"We strive to create a culture of healing and protection, where fostering right relationships, building resilience, and promoting healing are an integral part of who and how we are with children and youth, rather than merely a series of programs."
Kozisek added that the USCCB charter provides the basic guidelines and principles for child protection in the U.S. dioceses, which then implement them with some specific considerations for their individual communities and the resources available within them.
When abuse allegations are reported, Kozisek said the protocol is first to report the abuse to local law enforcement authorities and to Child Protective Services. The accused person is immediately suspended from ministry pending a legal and internal investigation.
If someone is legally charged, they are immediately barred from ministry. Even if an accused individual is not legally charged, but the internal investigation still finds them "unfit for ministry", they are removed from their employment or volunteer position, Kozisek said.
The Archdiocese of New York is also compliant with the USCCB charter, and has trained more than 100,000 people in providing a safe environment for children.
Edward Mechmann, director of public policy for the New York archdiocese, told CNA that the local Church has a "zero tolerance" policy when it comes to sexual abuse of minors, and that they also follow the protocol of having both legal and internal investigations of each allegation of abuse.
"At the conclusion of our investigation, if the accused is a cleric we submit the case to the Advisory Review Board for evaluation," he said.
"If they determine that the allegation is substantiated, then a recommendation is made to the cardinal that the cleric be permanently removed from ministry. If the accused is a layperson, and we determine that the allegation is substantiated, then they are discharged from employment or volunteer service and permanently barred from any ministry. As a result, we have a zero tolerance policy that applies equally to clergy and laity."
Last year, the USCCB found widespread compliance throughout the country in their annual report on the implementation of the charter.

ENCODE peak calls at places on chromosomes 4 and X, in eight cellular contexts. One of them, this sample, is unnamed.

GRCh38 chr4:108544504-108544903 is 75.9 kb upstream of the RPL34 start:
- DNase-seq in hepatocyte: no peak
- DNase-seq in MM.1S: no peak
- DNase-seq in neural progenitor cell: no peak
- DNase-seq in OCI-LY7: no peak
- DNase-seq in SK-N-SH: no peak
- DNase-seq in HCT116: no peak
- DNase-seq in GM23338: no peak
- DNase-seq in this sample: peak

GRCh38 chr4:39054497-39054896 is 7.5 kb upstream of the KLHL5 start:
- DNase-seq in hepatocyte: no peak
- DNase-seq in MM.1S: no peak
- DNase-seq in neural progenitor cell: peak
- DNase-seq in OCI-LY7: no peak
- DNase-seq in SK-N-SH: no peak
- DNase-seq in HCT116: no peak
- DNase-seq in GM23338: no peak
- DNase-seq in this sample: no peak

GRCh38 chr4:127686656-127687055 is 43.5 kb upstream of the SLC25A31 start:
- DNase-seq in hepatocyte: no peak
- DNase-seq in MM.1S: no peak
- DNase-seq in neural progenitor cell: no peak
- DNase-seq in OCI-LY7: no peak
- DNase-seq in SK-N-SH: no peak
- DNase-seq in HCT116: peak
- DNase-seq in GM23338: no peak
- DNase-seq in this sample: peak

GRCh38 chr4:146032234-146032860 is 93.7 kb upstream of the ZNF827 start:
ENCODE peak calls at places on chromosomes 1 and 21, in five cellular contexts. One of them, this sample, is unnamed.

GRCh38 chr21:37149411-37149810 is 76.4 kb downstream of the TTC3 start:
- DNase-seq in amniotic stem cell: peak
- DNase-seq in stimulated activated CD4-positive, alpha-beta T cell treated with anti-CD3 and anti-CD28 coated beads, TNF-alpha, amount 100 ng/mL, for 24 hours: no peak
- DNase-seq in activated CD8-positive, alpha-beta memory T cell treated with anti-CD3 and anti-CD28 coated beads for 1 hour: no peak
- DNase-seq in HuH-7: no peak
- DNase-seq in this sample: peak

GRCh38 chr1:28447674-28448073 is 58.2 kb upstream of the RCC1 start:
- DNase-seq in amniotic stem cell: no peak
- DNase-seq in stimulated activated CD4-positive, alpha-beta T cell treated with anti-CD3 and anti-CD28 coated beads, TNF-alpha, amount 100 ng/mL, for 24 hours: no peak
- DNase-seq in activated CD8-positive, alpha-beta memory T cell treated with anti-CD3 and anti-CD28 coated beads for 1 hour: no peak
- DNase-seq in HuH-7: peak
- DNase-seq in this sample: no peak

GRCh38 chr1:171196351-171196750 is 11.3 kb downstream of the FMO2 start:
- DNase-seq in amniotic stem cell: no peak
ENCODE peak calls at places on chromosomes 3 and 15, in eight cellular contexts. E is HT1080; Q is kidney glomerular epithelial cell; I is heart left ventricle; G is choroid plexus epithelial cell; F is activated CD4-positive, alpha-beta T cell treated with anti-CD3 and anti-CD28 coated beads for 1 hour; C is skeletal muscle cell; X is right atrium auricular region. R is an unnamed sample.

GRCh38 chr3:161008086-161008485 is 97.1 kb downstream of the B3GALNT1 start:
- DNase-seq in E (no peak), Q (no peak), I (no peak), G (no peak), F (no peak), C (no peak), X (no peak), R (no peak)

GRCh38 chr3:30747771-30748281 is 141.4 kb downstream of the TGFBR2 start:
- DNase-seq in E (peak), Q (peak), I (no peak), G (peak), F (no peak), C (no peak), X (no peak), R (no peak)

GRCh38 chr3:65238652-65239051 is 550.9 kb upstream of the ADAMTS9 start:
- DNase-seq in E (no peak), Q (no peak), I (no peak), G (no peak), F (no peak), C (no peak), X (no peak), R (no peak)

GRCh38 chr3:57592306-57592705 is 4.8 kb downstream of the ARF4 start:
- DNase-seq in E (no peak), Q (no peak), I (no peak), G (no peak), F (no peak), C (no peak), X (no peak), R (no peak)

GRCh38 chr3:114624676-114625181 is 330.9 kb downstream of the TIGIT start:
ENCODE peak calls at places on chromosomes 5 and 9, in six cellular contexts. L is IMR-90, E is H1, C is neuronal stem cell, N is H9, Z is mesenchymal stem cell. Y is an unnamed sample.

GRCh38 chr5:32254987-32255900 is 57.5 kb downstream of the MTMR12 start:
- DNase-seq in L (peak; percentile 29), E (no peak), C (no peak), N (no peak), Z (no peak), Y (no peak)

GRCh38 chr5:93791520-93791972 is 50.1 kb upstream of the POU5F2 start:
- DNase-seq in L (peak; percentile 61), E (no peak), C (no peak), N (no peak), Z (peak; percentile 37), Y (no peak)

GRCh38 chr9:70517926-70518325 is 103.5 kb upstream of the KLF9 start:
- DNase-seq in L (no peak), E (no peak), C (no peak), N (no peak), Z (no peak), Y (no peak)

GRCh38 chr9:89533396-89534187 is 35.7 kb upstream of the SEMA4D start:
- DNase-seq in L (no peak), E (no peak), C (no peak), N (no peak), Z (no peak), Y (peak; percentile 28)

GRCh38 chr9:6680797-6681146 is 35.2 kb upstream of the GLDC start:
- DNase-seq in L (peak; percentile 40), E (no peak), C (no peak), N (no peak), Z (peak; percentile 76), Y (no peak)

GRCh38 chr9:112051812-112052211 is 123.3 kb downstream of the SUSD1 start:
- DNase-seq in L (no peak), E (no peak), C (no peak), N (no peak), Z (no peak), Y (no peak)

According to the 2016 report, 386 out of the 838 people who reported past abuse as minors accepted diocesan outreach and healing, and continued support was provided to 1,646 victims.
Nojadera also said that while 4-6% priests were accused of abuse between 1960-1980, this percentage has dramatically decreased in recent years.
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"...in 2016, there were 35,815 active U.S. priests and 2 new substantiated cases of abuse of minors. That makes it 0.00558425% of priests who committed abuse in 2016. This is according to data collected by an annual audit of all dioceses/eparchies," he noted.
Mechmann said the key to combating abuse is combating a culture of abuse, which the Church has worked hard to do since the scandal of the early 2000s. The Church continuously reviews and updates recommended abuse prevention and reporting procedures and strives for full disclosure and a zero-tolerance policy of abuse.
"In the area of child protection, the corporate culture is the most important element. In the Church, we have successfully made child protection a key part of our regular course of business and we have made it unequivocally clear that any kind of sexual sin against minors is utterly unacceptable," he said.
"We have put into place strong policies that are aimed to prevent any abuse. These policies are taken very seriously by the leadership of the Church (laity and clergy alike) who have all demonstrated repeatedly that they are committed to the program. We have demonstrated over and over again that we are open to receiving complaints, we take all allegations seriously, we vigorously investigate them, and we are firm in correcting any problem," he said.
Nojadera added that the Church has learned a lot in terms of creating a safe culture for children since the abuse crisis first broke.
"To bring about reconciliation and healing, we must put victims first. A culture of secrecy only hides the wounds caused by abuse. Openness and transparency are an important part of the healing process," he said.